Proteomic analysis of naturally-sourced biological scaffolds

Qiyao Li, Basak E. Uygun, Sharon Geerts, Sinan Ozer, Mark Scalf, Sarah E. Gilpin, Harald C. Ott, Martin L. Yarmush, Lloyd M. Smith, Nathan V. Welham, Brian L. Frey

Research output: Contribution to journalArticlepeer-review

67 Scopus citations


A key challenge to the clinical implementation of decellularized scaffold-based tissue engineering lies in understanding the process of removing cells and immunogenic material from a donor tissue/organ while maintaining the biochemical and biophysical properties of the scaffold that will promote growth of newly seeded cells. Current criteria for evaluating whole organ decellularization are primarily based on nucleic acids, as they are easy to quantify and have been directly correlated to adverse host responses. However, numerous proteins cause immunogenic responses and thus should be measured directly to further understand and quantify the efficacy of decellularization. In addition, there has been increasing appreciation for the role of the various protein components of the extracellular matrix (ECM) in directing cell growth and regulating organ function. We performed in-depth proteomic analysis on four types of biological scaffolds and identified a large number of both remnant cellular and ECM proteins. Measurements of individual protein abundances during the decellularization process revealed significant removal of numerous cellular proteins, but preservation of most structural matrix proteins. The observation that decellularized scaffolds still contain many cellular proteins, although at decreased abundance, indicates that elimination of DNA does not assure adequate removal of all cellular material. Thus, proteomic analysis provides crucial characterization of the decellularization process to create biological scaffolds for future tissue/organ replacement therapies.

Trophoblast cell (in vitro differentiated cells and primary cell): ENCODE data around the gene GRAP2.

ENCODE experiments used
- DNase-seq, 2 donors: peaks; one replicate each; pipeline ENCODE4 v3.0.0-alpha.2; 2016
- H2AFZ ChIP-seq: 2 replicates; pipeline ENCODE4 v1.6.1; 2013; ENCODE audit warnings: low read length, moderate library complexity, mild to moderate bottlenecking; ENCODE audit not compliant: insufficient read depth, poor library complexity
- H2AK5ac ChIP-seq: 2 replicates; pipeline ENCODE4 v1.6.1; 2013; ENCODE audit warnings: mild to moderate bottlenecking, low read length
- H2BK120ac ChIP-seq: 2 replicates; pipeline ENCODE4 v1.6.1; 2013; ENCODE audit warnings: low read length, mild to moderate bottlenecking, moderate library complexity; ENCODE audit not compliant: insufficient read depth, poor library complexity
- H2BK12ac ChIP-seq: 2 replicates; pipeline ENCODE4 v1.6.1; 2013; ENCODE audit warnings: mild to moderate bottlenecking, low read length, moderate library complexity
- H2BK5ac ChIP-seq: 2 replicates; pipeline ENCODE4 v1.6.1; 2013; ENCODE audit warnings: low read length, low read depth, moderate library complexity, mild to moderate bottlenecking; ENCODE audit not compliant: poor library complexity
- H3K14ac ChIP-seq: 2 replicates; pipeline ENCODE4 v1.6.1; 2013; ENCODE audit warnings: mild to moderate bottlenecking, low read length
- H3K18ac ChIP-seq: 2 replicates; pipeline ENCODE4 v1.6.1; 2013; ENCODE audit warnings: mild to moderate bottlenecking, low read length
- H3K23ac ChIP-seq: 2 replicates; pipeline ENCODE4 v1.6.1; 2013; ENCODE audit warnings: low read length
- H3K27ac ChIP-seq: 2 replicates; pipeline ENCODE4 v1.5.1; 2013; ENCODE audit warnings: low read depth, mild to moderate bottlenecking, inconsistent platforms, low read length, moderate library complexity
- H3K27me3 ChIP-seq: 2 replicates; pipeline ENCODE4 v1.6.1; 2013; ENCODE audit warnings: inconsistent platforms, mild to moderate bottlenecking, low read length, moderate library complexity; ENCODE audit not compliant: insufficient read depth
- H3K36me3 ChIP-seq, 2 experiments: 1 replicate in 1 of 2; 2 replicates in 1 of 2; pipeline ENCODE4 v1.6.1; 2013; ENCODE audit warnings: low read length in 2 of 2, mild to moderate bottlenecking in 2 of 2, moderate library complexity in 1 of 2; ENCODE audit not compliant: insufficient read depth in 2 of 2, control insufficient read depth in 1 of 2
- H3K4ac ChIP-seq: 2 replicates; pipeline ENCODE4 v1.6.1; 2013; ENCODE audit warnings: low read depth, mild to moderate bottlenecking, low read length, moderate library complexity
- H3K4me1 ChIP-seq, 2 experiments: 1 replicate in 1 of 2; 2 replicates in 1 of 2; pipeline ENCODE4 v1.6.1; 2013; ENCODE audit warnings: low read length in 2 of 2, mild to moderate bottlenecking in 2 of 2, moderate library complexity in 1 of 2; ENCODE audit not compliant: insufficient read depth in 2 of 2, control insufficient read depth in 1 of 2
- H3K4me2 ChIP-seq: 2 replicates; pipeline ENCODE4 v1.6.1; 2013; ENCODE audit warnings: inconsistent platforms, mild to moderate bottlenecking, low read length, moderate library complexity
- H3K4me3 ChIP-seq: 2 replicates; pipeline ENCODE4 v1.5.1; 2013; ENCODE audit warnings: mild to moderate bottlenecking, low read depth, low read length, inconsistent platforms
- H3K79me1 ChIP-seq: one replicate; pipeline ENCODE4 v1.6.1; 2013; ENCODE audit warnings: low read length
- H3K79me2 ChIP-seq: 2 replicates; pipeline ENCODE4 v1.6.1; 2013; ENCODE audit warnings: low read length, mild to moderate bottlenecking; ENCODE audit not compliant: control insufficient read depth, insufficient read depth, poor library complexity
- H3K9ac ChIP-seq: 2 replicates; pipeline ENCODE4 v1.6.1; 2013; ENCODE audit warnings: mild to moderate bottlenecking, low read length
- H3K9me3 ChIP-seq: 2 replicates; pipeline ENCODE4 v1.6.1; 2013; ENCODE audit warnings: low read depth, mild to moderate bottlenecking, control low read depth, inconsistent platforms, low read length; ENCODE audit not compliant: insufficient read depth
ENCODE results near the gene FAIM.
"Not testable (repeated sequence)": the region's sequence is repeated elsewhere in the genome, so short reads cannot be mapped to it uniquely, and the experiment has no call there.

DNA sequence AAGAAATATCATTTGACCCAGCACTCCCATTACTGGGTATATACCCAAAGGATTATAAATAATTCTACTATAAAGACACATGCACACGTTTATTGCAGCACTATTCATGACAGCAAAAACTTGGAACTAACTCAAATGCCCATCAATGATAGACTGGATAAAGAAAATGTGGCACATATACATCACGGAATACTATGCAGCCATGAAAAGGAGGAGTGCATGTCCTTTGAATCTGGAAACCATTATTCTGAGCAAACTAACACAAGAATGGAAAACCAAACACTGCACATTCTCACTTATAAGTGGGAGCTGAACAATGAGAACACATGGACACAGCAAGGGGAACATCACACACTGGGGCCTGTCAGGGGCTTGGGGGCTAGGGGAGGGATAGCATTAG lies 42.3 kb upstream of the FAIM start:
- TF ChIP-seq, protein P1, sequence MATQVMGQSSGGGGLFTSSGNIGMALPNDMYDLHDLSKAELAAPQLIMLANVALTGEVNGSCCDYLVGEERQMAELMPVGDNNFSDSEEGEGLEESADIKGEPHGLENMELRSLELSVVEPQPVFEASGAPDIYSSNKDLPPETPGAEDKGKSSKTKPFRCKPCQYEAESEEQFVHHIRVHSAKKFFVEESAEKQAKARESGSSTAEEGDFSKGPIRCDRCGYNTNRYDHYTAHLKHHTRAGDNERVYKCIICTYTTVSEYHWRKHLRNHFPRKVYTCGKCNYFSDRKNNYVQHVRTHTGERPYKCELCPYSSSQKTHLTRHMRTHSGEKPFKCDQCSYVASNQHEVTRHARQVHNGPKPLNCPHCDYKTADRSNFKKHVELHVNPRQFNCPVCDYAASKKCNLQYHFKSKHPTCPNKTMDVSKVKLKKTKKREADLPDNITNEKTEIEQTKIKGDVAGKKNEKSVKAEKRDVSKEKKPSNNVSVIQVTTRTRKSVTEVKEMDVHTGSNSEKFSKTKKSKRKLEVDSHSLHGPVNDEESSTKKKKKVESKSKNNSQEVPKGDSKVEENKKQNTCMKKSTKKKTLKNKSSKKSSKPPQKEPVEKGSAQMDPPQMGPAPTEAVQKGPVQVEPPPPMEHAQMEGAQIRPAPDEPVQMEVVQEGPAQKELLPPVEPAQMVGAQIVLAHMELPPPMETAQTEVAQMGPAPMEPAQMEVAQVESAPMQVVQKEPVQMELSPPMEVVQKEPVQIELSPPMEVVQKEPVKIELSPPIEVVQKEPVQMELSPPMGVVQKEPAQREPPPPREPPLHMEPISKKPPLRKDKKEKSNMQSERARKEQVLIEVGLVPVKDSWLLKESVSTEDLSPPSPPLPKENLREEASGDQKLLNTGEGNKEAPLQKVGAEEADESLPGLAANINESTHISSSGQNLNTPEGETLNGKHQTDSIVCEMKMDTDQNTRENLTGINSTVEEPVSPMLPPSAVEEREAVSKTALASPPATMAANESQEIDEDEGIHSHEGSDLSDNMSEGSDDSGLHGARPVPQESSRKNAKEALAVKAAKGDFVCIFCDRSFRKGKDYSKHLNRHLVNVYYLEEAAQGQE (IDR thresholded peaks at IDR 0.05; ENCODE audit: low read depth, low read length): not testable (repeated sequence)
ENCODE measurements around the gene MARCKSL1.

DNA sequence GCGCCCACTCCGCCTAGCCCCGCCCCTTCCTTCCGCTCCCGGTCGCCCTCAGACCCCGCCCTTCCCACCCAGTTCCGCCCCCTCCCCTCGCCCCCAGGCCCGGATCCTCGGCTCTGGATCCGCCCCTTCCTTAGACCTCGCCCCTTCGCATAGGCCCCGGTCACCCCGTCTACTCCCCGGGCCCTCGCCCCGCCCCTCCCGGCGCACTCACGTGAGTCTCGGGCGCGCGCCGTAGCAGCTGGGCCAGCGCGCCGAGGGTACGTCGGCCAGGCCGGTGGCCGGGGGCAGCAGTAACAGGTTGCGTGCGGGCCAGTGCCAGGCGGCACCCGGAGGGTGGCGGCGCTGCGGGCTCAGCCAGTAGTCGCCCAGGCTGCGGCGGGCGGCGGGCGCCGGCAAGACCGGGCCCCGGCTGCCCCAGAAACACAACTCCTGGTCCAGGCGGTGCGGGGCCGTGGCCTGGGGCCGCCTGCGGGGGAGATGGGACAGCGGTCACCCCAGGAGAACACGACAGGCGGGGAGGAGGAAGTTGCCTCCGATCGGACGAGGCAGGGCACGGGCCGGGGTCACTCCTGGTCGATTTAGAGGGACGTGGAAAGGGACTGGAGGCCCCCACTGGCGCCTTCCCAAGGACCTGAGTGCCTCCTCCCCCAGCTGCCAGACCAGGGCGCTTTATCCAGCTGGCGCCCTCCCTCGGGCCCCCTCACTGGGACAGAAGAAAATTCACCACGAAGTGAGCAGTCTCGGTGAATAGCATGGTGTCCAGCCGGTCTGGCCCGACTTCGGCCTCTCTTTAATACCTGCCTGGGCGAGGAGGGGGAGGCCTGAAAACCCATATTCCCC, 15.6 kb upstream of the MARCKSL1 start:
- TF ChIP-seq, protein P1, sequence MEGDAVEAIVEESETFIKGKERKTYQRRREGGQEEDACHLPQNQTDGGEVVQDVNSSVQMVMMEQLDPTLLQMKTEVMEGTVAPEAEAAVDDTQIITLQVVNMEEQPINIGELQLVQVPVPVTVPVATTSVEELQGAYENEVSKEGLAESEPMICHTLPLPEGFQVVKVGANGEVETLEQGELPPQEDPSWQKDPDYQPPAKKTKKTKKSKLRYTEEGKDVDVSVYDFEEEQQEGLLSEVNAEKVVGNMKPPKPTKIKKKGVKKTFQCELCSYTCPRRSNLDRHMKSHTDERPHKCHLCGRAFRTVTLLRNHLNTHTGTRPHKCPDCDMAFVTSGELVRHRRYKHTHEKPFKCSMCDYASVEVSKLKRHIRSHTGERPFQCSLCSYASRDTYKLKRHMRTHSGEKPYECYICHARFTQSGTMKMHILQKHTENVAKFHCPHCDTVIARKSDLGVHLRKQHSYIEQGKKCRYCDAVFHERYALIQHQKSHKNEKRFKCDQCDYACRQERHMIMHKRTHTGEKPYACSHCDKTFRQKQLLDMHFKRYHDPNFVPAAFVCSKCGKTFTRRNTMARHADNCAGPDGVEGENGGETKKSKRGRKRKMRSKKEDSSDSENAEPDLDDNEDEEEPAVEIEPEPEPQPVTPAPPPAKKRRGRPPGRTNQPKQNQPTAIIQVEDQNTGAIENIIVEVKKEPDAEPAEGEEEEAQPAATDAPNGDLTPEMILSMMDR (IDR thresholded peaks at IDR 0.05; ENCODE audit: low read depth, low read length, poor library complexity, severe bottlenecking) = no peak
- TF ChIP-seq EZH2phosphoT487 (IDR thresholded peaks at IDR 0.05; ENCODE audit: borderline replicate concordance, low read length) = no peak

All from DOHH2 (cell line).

Original languageEnglish (US)
Pages (from-to)37-46
Number of pages10
StatePublished - Jan 2016
Externally publishedYes

All Science Journal Classification (ASJC) codes

  • Bioengineering
  • Ceramics and Composites
  • Biophysics
  • Biomaterials
  • Mechanics of Materials


  • Decellularized human lung
  • Decellularized rat liver
  • Mass spectrometry
  • Matrigel
  • Matrisome
  • Proteomics


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